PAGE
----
These artists are exposing the dangers of AI and surveillance through art

From an AI-generated infinite conversation between thinkers to making art from easily obtained surveillance footage, artists are making the dystopia entertaining, at least

Two artists use their creativity to reveal issues in modern technology

Artists Giacomo Miceli and Dries Depoorter used machine learning to show the risks in our surveilled societies.
Artists Giacomo Miceli and Dries Depoorter used machine learning to show the risks in our surveilled societies. (Photo by Lianhao Qu on Unsplash)

The ubiquity of surveillance and artificial intelligence is often considered evidence that society is becoming a dystopia. And two artists are using their creativity to illustrate the potential dangers of these technologies.

Giacomo Miceli is a computer scientist and the creator of "The Infinite Conversation," which features documentary filmmaker Werner Herzog and Marxist philosopher Slavoj Žižek in a never-ending discussion.

Miceli scours the internet for actual recorded interviews with the men, and has trained an AI to speak in their voice.

"Every day is a new piece added to this conversation. I generate about half an hour or one hour, depending on the day of conversation, and it's appended at the end. And this will continue happening until I stop paying the server bills or society falls in some order," he told Spark host Nora Young.

Italian artist Giacomo Miceli
Giacomo Miceli created "The Infitite Conversation" using machine learning. (Submitted)

The point is to try to demonstrate the possible misuse of machine learning, and how it can be abused to make nearly anyone appear to say anything.

"It meant going through audiobooks, going through interviews, isolating the portion in which the person you're interested in recreating [is in], cloning the voice and isolating that portion and fitting it into the model. And then something similar is done also for the text," Miceli explained, describing the process used to build "The Infinite Conversation."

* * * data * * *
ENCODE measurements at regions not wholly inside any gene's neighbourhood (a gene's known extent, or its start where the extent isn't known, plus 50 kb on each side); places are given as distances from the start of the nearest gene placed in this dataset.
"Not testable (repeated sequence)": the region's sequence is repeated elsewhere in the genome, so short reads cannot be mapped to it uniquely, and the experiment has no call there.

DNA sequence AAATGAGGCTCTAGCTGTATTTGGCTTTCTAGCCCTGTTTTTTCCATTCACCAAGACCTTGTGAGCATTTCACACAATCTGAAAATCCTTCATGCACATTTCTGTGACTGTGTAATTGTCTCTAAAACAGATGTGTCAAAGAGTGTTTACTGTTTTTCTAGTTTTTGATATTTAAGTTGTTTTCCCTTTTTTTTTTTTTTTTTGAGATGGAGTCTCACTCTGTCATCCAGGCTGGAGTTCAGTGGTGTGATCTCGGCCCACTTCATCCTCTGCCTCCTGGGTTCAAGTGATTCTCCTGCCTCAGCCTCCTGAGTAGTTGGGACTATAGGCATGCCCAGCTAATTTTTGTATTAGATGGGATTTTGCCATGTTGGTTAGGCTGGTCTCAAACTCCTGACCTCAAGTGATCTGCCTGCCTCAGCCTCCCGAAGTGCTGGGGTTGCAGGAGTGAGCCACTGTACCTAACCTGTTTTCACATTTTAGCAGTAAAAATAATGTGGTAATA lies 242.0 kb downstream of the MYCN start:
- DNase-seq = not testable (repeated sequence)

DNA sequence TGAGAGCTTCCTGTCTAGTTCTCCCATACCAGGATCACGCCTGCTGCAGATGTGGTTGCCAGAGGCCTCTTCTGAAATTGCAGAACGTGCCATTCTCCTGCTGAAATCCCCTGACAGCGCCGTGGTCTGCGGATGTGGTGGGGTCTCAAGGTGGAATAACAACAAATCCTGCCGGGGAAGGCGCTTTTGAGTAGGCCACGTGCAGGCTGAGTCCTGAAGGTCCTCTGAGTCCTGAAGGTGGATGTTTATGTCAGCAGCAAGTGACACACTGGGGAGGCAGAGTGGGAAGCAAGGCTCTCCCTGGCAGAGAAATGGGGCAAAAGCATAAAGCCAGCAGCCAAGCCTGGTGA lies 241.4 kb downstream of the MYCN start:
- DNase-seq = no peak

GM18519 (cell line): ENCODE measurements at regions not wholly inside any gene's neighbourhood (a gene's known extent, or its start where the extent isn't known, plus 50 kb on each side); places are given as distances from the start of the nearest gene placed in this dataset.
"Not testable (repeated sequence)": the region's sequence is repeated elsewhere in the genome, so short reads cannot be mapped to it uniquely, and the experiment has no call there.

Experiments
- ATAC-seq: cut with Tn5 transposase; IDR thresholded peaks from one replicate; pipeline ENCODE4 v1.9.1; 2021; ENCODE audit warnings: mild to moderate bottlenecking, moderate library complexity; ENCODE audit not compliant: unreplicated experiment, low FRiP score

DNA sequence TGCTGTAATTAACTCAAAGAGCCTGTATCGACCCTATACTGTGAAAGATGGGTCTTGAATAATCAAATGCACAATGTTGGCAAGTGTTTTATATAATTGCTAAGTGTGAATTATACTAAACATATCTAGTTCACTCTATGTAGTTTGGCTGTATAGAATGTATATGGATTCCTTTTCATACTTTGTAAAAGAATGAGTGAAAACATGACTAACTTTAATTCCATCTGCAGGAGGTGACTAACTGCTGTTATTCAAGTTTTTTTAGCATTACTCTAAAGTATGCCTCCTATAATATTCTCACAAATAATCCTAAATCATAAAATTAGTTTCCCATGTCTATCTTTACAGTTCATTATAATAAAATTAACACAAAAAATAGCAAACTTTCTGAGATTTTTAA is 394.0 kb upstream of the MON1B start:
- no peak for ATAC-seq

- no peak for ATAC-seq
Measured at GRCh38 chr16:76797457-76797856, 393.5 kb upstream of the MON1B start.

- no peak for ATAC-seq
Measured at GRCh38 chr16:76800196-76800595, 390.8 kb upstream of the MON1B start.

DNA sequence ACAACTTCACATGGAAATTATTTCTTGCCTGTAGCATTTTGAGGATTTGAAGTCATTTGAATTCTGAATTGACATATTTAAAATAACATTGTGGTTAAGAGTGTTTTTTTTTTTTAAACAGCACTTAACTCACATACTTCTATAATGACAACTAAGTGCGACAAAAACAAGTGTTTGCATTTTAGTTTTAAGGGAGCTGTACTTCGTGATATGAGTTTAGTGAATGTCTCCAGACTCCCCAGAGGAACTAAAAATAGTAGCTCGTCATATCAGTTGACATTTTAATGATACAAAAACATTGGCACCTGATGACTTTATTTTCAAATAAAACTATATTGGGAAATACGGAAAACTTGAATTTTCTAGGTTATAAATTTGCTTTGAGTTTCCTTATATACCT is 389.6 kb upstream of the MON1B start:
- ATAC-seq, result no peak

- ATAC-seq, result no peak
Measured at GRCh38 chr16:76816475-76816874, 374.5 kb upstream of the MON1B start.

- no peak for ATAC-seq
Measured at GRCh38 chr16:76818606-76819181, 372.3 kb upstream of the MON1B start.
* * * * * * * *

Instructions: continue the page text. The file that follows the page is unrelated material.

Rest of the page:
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Although he appreciates the power of machine learning, and is optimistic about its potential, he also has deep concerns.

"The fact that it's so easy to generate those voices makes it a little bit unsettling. The notion that what we hear online, and what we consume online, can be manufactured in a way that is not intuitive, for us humans to understand, is very worrisome to me. I just think that this can be misused in so many ways. And I was happy to breach those rules in a playful way."

Flemish artist Dries Depoorter is doing a similar project, but rather than exposing the risks of machine learning, he hijacks public security cameras around the world to expose the risks of our Instagrammable moments.

He was inspired to take on the project by watching people taking selfies in public spaces. He designed a machine learning algorithm to find security camera footage of people preparing to take selfies and then designed another algorithm to find the actual selfies online. In this way, it was easy for him to demonstrate just how much personal information can be scraped from a simple picture posted online.

Belgian artist Dries Depoorter
Dries Depoorter connects Instagram selfies to public CCTV cameras to show people preparing to take their photos. (Twitter)

"I'm talking about security cameras, cameras that are sometimes even in private spaces. But they're all open or have a standard password. So what the standard password I'm seeing, it's '1234', or 'admin'. I'm not going to show a private camera in a hospital, but I try it in a creative way."

He is keen to point out that he is just one person working by himself with limited access to hacking tools – and that he's really trying to demonstrate the potential of data and identity theft with facial recognition.

"Imagine what the government can do," he said.

Depoorter hopes his work will make people better understand the risks they take even with the simple act of posting a selfie to Instagram.

"I try to show the dangers of technology with my work. And for me, it's important that it's playful and a lot of people can understand it," he said.

Miceli agrees: "It is very hard to predict exactly how this will be used and how we will react as a society. But I think the first and most important thing is just to be aware."

Written by Adam Killick. Produced by Nora Young, Samraweet Yohannes and Olsy Sorokina.